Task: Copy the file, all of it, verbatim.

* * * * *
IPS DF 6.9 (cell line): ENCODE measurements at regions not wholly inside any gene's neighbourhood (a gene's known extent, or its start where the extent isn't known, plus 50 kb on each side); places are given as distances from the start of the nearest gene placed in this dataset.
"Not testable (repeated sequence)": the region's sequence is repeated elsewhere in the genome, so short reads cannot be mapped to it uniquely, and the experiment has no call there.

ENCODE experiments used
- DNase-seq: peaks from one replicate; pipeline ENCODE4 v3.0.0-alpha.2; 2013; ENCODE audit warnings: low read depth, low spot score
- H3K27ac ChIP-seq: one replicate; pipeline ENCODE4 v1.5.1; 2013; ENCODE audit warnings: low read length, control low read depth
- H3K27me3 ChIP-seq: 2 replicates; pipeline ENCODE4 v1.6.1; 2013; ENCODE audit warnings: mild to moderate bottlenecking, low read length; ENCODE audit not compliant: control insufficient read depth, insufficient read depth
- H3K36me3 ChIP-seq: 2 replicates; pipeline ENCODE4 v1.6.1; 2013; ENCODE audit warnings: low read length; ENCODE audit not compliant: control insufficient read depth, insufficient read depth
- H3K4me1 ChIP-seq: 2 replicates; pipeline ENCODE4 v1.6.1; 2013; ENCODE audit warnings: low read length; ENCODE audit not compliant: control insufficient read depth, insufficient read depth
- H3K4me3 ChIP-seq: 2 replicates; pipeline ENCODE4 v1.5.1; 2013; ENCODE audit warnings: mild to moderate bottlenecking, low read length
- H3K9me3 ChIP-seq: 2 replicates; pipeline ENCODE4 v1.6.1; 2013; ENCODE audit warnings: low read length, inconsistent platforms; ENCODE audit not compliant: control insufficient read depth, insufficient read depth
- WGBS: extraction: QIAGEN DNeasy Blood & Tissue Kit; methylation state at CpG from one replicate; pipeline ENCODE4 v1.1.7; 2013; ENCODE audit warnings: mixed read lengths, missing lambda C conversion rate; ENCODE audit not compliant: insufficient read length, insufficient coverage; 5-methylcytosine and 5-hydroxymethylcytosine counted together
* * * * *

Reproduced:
IPS DF 6.9 (cell line): ENCODE measurements at regions not wholly inside any gene's neighbourhood (a gene's known extent, or its start where the extent isn't known, plus 50 kb on each side); places are given as distances from the start of the nearest gene placed in this dataset.
"Not testable (repeated sequence)": the region's sequence is repeated elsewhere in the genome, so short reads cannot be mapped to it uniquely, and the experiment has no call there.

ENCODE experiments used
- DNase-seq: peaks from one replicate; pipeline ENCODE4 v3.0.0-alpha.2; 2013; ENCODE audit warnings: low read depth, low spot score
- H3K27ac ChIP-seq: one replicate; pipeline ENCODE4 v1.5.1; 2013; ENCODE audit warnings: low read length, control low read depth
- H3K27me3 ChIP-seq: 2 replicates; pipeline ENCODE4 v1.6.1; 2013; ENCODE audit warnings: mild to moderate bottlenecking, low read length; ENCODE audit not compliant: control insufficient read depth, insufficient read depth
- H3K36me3 ChIP-seq: 2 replicates; pipeline ENCODE4 v1.6.1; 2013; ENCODE audit warnings: low read length; ENCODE audit not compliant: control insufficient read depth, insufficient read depth
- H3K4me1 ChIP-seq: 2 replicates; pipeline ENCODE4 v1.6.1; 2013; ENCODE audit warnings: low read length; ENCODE audit not compliant: control insufficient read depth, insufficient read depth
- H3K4me3 ChIP-seq: 2 replicates; pipeline ENCODE4 v1.5.1; 2013; ENCODE audit warnings: mild to moderate bottlenecking, low read length
- H3K9me3 ChIP-seq: 2 replicates; pipeline ENCODE4 v1.6.1; 2013; ENCODE audit warnings: low read length, inconsistent platforms; ENCODE audit not compliant: control insufficient read depth, insufficient read depth
- WGBS: extraction: QIAGEN DNeasy Blood & Tissue Kit; methylation state at CpG from one replicate; pipeline ENCODE4 v1.1.7; 2013; ENCODE audit warnings: mixed read lengths, missing lambda C conversion rate; ENCODE audit not compliant: insufficient read length, insufficient coverage; 5-methylcytosine and 5-hydroxymethylcytosine counted together